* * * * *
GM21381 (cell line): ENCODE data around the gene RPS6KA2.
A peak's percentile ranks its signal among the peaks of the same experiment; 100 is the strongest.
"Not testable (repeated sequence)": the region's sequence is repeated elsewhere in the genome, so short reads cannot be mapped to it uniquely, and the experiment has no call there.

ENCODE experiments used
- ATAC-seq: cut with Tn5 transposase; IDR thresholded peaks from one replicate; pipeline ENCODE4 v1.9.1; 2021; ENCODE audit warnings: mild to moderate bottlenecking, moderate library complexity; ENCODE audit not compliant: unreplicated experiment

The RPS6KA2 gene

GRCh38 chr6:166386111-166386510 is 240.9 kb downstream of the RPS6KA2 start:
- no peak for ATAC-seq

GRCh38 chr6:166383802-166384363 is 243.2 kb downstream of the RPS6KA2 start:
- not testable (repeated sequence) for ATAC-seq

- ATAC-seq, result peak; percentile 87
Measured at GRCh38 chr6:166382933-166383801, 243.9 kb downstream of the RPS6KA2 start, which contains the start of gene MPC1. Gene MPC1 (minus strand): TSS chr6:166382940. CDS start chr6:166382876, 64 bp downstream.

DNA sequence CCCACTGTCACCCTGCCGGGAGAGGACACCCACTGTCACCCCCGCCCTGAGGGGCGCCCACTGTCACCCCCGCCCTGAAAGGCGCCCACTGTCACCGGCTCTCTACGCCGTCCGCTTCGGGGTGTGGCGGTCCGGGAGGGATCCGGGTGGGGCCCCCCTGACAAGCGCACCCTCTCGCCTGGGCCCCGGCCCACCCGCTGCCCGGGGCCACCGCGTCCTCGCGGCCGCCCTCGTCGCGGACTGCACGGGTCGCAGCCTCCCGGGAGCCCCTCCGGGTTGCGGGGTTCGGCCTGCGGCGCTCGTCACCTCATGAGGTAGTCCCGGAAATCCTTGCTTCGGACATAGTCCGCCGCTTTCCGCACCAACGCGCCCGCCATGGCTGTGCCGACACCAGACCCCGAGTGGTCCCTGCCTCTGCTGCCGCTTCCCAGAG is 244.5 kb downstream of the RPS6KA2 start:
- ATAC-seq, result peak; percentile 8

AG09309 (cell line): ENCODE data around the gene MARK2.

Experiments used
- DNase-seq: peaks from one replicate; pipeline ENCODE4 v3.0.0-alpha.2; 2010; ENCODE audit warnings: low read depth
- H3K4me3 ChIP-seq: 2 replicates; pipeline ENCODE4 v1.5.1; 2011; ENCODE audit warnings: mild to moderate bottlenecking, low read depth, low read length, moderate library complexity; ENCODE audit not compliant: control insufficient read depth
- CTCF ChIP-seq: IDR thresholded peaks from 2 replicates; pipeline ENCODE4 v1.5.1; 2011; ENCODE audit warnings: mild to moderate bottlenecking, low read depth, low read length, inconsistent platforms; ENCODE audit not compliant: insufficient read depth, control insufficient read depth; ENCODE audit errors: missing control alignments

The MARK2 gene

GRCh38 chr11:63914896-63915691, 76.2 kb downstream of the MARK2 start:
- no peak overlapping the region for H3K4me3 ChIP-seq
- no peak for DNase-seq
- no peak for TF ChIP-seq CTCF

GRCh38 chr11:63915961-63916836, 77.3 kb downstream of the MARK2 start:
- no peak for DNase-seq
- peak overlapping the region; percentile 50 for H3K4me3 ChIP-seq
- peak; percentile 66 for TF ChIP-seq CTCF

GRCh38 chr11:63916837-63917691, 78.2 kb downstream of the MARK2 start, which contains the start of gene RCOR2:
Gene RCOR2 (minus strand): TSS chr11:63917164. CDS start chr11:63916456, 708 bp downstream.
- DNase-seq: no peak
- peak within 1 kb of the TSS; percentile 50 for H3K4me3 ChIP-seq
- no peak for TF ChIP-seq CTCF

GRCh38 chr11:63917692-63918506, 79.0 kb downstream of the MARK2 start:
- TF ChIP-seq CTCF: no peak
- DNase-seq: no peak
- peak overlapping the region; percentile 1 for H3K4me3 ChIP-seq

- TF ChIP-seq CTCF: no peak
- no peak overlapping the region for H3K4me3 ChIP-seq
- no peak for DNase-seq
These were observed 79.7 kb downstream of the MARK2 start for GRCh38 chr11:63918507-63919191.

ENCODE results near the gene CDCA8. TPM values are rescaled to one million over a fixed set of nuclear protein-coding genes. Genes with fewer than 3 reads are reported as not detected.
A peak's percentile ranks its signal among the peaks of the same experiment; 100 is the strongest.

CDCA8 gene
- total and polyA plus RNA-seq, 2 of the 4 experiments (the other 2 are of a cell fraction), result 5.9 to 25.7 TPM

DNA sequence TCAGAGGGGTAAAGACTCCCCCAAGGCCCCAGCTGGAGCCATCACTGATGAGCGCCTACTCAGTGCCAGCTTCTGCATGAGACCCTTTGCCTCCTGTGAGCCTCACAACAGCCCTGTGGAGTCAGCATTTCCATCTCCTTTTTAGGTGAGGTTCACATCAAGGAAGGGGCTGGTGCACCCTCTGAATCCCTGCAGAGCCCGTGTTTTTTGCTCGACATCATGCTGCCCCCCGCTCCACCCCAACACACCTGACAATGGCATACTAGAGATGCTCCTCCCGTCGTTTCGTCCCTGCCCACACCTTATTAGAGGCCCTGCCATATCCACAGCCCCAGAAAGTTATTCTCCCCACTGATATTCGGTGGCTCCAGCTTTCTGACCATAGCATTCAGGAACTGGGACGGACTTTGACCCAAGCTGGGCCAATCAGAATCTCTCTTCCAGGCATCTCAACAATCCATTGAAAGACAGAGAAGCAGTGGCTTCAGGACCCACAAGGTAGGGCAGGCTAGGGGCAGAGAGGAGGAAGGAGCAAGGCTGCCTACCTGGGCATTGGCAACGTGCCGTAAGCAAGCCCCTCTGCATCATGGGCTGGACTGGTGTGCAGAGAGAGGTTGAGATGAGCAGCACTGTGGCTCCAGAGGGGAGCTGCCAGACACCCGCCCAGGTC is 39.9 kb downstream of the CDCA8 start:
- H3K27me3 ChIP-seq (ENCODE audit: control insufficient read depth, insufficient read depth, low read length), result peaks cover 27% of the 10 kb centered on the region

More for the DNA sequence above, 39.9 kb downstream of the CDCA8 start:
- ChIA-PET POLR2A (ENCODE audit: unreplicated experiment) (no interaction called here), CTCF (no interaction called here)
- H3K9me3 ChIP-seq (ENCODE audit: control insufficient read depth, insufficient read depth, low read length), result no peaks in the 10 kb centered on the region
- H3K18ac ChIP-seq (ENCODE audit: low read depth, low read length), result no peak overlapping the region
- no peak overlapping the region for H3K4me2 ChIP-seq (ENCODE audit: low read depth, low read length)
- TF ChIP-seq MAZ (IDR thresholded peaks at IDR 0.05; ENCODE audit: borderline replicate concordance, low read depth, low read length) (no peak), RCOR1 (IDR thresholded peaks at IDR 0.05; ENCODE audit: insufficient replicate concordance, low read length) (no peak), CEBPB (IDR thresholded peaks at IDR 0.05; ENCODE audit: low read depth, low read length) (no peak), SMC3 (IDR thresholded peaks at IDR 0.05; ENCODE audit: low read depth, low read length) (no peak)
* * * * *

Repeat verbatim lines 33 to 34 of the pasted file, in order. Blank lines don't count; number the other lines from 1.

- no peak for TF ChIP-seq CTCF

GRCh38 chr11:63917692-63918506, 79.0 kb downstream of the MARK2 start: